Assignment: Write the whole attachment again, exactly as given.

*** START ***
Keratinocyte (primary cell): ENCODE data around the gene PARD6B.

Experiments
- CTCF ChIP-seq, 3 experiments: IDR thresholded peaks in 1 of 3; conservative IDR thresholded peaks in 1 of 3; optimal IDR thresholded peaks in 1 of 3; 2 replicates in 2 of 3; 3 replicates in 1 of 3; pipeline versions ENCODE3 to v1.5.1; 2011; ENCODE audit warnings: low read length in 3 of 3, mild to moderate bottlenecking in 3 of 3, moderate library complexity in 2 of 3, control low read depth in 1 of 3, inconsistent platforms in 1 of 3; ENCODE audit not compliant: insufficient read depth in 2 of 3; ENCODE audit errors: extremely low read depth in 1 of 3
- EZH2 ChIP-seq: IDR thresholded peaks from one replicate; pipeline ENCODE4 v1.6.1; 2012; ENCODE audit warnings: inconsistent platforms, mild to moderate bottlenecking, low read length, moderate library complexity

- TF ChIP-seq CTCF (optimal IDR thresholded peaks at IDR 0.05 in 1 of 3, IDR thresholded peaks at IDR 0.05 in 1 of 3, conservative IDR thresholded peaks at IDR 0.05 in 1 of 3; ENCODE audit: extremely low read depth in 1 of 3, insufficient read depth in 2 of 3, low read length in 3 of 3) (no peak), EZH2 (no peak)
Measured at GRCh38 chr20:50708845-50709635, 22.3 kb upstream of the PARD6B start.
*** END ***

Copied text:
Keratinocyte (primary cell): ENCODE data around the gene PARD6B.

Experiments
- CTCF ChIP-seq, 3 experiments: IDR thresholded peaks in 1 of 3; conservative IDR thresholded peaks in 1 of 3; optimal IDR thresholded peaks in 1 of 3; 2 replicates in 2 of 3; 3 replicates in 1 of 3; pipeline versions ENCODE3 to v1.5.1; 2011; ENCODE audit warnings: low read length in 3 of 3, mild to moderate bottlenecking in 3 of 3, moderate library complexity in 2 of 3, control low read depth in 1 of 3, inconsistent platforms in 1 of 3; ENCODE audit not compliant: insufficient read depth in 2 of 3; ENCODE audit errors: extremely low read depth in 1 of 3
- EZH2 ChIP-seq: IDR thresholded peaks from one replicate; pipeline ENCODE4 v1.6.1; 2012; ENCODE audit warnings: inconsistent platforms, mild to moderate bottlenecking, low read length, moderate library complexity

- TF ChIP-seq CTCF (optimal IDR thresholded peaks at IDR 0.05 in 1 of 3, IDR thresholded peaks at IDR 0.05 in 1 of 3, conservative IDR thresholded peaks at IDR 0.05 in 1 of 3; ENCODE audit: extremely low read depth in 1 of 3, insufficient read depth in 2 of 3, low read length in 3 of 3) (no peak), EZH2 (no peak)
Measured at GRCh38 chr20:50708845-50709635, 22.3 kb upstream of the PARD6B start.